Despite the controversies surrounding Qatar’s hosting of the World Cup 2022, this year’s World Cup received unprecedented global interest. Argentina left Qatar as world champions for a third time after a dramatic final match against France, beating them 4-2 on penalties. Argentina will take home $42 million in prize money, an increase of $4m from the 2018 event.
The 2022 FIFA World Cup was broadcasted globally through 236 different broadcasting deals and broke TV audience records in numerous countries. For example, the final match broke TV audience records in France with an average audience of 24.1 million, nearly five million higher than the 2018 final between France and Croatia. Almost 20 million viewers tuned into the grand final in the UK.
The 2022 FIFA World Cup had a total attendance of 3,404,252 spectators, ranking as the third-highest attended FIFA World Cup in history. The USA holds the record with its 1994 tournament, which saw a total attendance figure of 3,587,538. Nonetheless, this is a significant feat for Qatar considering there were allegations of ‘fake fans’ being paid by the government to attend the tournament, which went viral leading up to the World Cup. The World Cup in Qatar has been surrounded by controversies and criticisms, which have often also triggered disinformation and baseless rumours.
A historic tournament for Africa and the Middle East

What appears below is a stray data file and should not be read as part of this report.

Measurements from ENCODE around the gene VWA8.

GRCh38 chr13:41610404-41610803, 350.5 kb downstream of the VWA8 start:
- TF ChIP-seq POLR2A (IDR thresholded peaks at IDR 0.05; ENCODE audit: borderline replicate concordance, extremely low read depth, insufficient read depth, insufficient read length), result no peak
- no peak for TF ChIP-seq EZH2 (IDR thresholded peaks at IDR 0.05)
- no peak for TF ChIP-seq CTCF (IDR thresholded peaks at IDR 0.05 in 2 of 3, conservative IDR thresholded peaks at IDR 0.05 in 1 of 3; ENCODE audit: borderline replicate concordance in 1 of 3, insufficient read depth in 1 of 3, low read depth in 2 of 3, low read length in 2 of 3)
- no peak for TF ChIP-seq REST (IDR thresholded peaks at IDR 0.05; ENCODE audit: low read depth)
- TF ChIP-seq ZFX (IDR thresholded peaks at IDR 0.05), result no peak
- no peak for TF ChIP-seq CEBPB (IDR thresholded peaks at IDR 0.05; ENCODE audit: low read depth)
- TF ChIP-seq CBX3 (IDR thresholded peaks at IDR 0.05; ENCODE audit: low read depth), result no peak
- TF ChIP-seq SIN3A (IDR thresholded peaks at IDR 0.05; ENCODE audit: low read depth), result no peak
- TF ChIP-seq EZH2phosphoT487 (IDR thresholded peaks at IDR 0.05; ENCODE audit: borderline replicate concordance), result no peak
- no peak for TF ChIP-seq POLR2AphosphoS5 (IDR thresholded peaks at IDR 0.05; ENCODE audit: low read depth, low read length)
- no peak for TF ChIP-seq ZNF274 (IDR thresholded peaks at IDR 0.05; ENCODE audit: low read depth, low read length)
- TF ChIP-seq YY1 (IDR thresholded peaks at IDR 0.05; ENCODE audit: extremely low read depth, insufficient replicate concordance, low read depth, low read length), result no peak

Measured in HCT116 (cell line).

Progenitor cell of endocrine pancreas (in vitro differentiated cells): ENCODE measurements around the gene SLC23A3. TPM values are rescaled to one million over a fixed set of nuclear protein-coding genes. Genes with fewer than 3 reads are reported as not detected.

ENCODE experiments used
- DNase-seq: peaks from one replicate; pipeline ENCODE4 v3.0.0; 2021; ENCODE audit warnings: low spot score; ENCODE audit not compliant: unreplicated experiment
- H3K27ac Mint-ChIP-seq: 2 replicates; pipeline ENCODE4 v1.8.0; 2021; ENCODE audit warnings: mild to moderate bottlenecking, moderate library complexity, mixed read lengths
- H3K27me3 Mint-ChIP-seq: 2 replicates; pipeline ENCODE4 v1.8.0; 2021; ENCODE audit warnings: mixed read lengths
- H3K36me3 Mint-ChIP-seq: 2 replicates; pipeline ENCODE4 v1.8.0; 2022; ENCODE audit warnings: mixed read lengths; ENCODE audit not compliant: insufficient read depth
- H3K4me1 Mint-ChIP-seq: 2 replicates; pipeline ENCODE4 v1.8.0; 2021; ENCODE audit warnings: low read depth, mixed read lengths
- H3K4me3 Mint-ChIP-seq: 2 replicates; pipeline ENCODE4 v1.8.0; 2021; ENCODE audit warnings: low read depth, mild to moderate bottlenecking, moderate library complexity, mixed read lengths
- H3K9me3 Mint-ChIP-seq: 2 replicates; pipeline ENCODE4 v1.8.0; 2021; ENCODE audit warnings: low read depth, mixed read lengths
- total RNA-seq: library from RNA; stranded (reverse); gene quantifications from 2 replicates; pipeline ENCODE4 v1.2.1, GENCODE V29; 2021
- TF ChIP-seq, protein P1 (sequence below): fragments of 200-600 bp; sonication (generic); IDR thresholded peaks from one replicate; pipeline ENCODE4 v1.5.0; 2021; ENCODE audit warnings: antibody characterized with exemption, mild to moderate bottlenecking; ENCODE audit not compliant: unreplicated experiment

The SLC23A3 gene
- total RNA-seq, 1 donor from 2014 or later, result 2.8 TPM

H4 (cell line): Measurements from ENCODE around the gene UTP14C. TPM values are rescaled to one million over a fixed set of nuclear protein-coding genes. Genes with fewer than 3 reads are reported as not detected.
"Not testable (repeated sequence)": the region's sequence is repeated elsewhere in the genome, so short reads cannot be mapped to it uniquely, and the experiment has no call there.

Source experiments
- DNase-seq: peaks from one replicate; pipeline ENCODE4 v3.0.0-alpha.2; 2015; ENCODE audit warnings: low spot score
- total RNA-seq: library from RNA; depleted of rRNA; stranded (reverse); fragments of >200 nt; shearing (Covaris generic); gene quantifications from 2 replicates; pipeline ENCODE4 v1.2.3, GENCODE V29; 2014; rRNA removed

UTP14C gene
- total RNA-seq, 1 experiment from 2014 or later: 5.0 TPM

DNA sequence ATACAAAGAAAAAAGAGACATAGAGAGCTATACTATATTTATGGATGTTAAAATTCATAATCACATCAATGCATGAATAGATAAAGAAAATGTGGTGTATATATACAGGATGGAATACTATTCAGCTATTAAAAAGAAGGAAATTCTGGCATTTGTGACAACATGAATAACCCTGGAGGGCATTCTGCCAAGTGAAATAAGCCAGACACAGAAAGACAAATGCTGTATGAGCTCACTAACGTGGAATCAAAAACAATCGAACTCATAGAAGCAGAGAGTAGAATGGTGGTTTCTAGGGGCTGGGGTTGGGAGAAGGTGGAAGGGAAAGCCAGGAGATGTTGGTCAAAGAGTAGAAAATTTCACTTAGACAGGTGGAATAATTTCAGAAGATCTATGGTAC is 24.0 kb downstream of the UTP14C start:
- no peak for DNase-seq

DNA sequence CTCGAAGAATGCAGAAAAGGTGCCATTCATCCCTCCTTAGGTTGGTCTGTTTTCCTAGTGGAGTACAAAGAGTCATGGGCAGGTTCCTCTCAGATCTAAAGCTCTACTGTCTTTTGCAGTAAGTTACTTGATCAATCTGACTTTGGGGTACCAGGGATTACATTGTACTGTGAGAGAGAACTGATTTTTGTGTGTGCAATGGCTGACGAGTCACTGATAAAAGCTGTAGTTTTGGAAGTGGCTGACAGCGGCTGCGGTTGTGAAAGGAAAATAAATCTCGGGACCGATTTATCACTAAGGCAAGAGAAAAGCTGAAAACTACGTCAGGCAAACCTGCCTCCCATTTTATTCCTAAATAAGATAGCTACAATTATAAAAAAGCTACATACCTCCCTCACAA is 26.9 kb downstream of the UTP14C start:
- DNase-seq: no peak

There were many unexpected outcomes during the tournament, namely victories by African nations. The Qatar World Cup was a great triumph for Africa, as African teams experienced their best-ever statistical performance. Supporters from these countries played a great role in boosting their teams’ morale, with various traditional dancing and drumming performances during the games by fans. Morocco became the first African team to qualify for the semi-final of the World Cup, uniting African and Arab supporters globally who took to the streets to celebrate Morocco’s success. The influence of hosting the World Cup in the Middle East on the success of the ‘underdogs’ should not be understated.
Social media buzz
The impact of the World Cup extends beyond the pitch, as evidenced by how it has dominated social media feeds. Messi’s first Instagram post celebrating Argentina’s win with the World Cup trophy broke Instagram records, surpassing the iconic photo of the egg to become the most-liked post in Instagram history. The post has roughly 69.5 million likes as of December 21, 2022.
Many fans browse social media during matches, as seen by the increase in engagement levels on apps, and it has become a daily part of many people’s user habits. Platforms such as Twitter and Instagram provide a constant stream of content for fans to interact with. During the final, Elon Musk tweeted that there were 24,400 tweets per second for France’s equalizer second goal, the highest ever for a World Cup.
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